I once met a girl who was writing a thesis on Conrad. Her opinion of Nostromo was nothing if not passionate. ‘It’s like Conrad means to bore you to death,’ she recommended. ‘You must read it!’
So I did. I set out into the novel one morning and then kept on going for a couple of days, crouching by the coal fire of a scruffy student kitchen, staving off hunger with big basins of porridge.
I can remember every now and then looking out of the window and being almost astonished to see the Edinburgh streets. As far as I was concerned, I was living not in Scotland but in an exotic Latin American republic. My world had long ago ceased to be that of the old biddies and grey buildings, and buses that rumbled over wet cobbles. It was the world of Conrad instead: of the trading port of Sulaco and its steamers, of silver mines set in tangled green gorges, of a smooth depthless gulf and towering snow-capped mountain peaks. It was a land of ambitious colonialists and washed-up idealists, of drunk, swaggering dockers and black-eyed Indian workers, of mule trains and moustaches and revolutions and red dust.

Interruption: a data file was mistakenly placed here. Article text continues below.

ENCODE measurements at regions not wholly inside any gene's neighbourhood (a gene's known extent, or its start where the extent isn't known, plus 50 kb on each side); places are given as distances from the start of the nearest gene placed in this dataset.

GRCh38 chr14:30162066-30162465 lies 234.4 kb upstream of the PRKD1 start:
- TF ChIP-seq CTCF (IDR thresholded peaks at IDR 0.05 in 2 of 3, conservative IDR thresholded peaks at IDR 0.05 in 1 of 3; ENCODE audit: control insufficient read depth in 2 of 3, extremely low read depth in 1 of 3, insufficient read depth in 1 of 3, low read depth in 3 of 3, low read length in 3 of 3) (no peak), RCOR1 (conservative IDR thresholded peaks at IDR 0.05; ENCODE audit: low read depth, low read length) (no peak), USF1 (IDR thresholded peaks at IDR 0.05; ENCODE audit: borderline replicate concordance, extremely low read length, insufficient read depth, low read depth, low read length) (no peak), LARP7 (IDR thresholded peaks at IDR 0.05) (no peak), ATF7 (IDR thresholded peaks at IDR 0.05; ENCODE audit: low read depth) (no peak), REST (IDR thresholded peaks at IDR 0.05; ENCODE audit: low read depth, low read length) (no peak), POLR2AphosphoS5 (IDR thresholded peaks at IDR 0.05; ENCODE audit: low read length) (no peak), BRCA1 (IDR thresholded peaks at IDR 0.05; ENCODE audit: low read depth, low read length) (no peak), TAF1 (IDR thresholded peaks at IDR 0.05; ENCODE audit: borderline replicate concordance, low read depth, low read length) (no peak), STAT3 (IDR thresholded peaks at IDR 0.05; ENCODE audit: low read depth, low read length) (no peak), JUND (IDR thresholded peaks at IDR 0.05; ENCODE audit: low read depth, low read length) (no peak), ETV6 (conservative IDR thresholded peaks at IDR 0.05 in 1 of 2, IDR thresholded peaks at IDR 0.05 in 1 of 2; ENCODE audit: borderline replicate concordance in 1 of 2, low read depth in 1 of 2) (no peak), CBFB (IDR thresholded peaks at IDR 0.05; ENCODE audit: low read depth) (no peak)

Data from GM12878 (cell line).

In Nostromo Conrad creates an entire country. The book is an astonishingly ambitious feat. And yet, in the hundred years that have passed since it was first published, it has come to be treated as a sort of love/hate thing. For every person who admires it not only as Conrad’s supreme imaginative achievement but also as a pioneering masterpiece of early Modernism, there are two more who will swear that the only great thing about it is the great effort that must be gone through to get to the end.
Even Conrad appears to have been a bit wary. Nostromo was the most anxiously meditated of his longer novels, he explained in the author’s note that accompanied its first publication exactly a century ago. ‘I hesitated as if worried by the instinct of self-preservation from venturing on a distant and toilsome journey into a land
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